Transpac Race: Hurricanes and Debris Hurdles

Published on July 16th, 2015

When you combine fast boats with hurricanes and floating debris, you have the ability to go really fast or stop really hard. That is the reality facing the final starters in the 2225 nautical mile Transpac Race from Los Angeles to Hawaii on Saturday, July 18.

Among that group will be the Australian 100-foot supermaxi yacht Wild Oats XI, which is entered on a joint charter arrangement between famous Californian yachtsman, Roy P. Disney, and the yacht’s Australian owner, Bob Oatley AO.

The team is hoping for conditions to break the course record mark of 5 days, 14 hours, 36 minutes, 20 seconds, set in 2009. On the current weather forecast, issued 72 hours before the start, it’s a task that’s not impossible to achieve.

The key to success lies with Hurricane Delores, located well to the south of the race course, which is expected to track slowly north-west towards the fleet at the weekend. Should Wild Oats XI be able to sail to within 200 nautical miles of the eye of that storm she should pick up a slingshot effect from strong favourable winds and be averaging between 20 and 25 knots.

“So much depends on where the hurricane decides to go,” said Wild Oats XI’s skipper Mark Richard. “If it does come north towards our track then I expect you will see Wild Oats XI really clocking up the miles. Right now you would have to say it’s looking promising for a fast race. But if the weather pattern changes it might take us eight days to get there, instead of five.”

During the race the Wild Oats XI crew, like all others aboard the 61 competing yachts, will be confronted by another threat in the mid-Pacific in the form of debris, some of it natural, but the majority man-made.

Crews will be constantly on the lookout for large objects which, in the event of a collision, could cause considerable damage to a racing yacht. Incredibly, some of this debris is believed to have originated from the Fukushima earthquake and tsunami in Japan in 2011.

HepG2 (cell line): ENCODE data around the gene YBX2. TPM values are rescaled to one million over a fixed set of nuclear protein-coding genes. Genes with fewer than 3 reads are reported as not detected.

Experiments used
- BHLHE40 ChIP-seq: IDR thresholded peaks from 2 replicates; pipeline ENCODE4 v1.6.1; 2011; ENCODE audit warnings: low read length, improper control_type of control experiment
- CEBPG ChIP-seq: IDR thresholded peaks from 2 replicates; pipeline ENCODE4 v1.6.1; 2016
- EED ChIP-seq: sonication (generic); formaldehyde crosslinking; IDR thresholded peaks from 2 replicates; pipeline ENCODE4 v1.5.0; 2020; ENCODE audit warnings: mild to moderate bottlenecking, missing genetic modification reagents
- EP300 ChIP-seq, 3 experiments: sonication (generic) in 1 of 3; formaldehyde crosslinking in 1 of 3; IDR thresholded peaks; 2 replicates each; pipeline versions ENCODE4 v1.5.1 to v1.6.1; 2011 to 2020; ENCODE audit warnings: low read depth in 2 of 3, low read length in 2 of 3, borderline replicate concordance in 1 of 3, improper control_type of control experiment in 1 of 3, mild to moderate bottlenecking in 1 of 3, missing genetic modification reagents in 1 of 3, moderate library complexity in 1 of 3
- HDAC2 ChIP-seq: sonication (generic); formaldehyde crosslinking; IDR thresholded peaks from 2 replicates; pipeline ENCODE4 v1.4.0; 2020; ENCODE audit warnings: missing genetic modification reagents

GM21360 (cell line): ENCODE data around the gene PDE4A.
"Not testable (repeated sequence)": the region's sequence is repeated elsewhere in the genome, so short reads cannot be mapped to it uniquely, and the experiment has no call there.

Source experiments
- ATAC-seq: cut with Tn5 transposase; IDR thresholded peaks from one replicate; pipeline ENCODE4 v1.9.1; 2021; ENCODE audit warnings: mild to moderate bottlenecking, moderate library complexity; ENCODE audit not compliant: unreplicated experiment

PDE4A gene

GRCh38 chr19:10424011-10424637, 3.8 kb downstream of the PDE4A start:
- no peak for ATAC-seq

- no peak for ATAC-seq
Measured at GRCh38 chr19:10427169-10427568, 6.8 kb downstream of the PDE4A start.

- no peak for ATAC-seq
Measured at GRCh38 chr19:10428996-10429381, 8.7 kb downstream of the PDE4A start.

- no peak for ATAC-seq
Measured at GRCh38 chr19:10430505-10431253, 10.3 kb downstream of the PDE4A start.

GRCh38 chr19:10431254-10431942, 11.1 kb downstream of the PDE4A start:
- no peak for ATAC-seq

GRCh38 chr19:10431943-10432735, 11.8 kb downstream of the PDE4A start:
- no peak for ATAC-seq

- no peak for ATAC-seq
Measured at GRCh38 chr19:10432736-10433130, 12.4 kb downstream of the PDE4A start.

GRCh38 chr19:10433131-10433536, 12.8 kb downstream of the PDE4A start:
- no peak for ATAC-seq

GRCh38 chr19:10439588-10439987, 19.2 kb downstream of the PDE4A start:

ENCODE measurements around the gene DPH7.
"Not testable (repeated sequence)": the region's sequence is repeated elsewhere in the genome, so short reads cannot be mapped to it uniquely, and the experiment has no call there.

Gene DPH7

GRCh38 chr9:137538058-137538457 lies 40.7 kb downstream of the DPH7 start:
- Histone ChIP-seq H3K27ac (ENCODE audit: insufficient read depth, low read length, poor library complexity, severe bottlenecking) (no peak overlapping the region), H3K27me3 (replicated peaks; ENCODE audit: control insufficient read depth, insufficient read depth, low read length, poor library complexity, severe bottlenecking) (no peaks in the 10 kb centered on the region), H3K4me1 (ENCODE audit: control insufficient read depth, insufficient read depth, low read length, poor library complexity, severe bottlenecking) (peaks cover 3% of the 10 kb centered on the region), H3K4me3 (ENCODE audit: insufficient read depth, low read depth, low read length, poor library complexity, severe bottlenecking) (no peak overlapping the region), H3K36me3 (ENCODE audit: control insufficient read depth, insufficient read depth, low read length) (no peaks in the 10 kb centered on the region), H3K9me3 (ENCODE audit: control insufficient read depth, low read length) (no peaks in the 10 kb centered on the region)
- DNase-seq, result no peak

Roy P. Disney, a veteran of 20 Transpac races, said that he has been alarmed by the increase in flotsam on the race course in recent years.

“In this race in the 1970’s you would be lucky to see three pieces of debris or rubbish in a week. Today you see that in an hour. There are millions of tons of it floating out there, from logs and semi-submerged shipping containers to general trash.

“Apart from the dangers that come with hitting a large object, the biggest problem for us is the number of discarded commercial fishing nets that are drifting around. If you get one of those wrapped around your keel you could be stuck with it for hours – and it can be a dangerous task for the crew when it comes to removing it.”

Disney said he was pleased that the race had become part of The Ocean Cleanup campaign. Competing yachts will be reporting the sighting and location of significant and dangerous pieces to debris during the race, and on their return voyage home.

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Transpac schedule:
July 13: First Transpac Start: Divisions 7 & 8, 1300 PDT
July 16: Second Transpac Start: Divisions 4, 5 & 6, 1300 PDT
July 18: Third Transpac Start: Multihulls (1230 PDT), Divisions 1, 2 & 3 (1300 PDT)
July 29: Mt Gay Rum Party, Waikiki YC
July 30: Hawaii YC Bacardi Rum Okole Maluna Party
July 31: Honolulu Awards Ceremony – The Modern Hotel
Aug 1st: Kaneohe YC Party and Plywood Cup Regatta

First organized by the Transpacific Yacht Club in 1906, the Transpacific Yacht Race or Transpac is an offshore sailing race from Point Fermin in Los Angeles to Diamond Head, just east of Honolulu, a distance of 2225 miles. This is among the world’s great ocean races, and biennially attracts some of the world’s fastest sailing yachts, some of its most talented offshore racing sailors, and a wide variety of offshore sailing adventurers.

Transpacific YC also conducts occasional races to Papeete, Tahiti. Membership is open to all sailors who have completed a TPYC race to either of these destinations in paradise.

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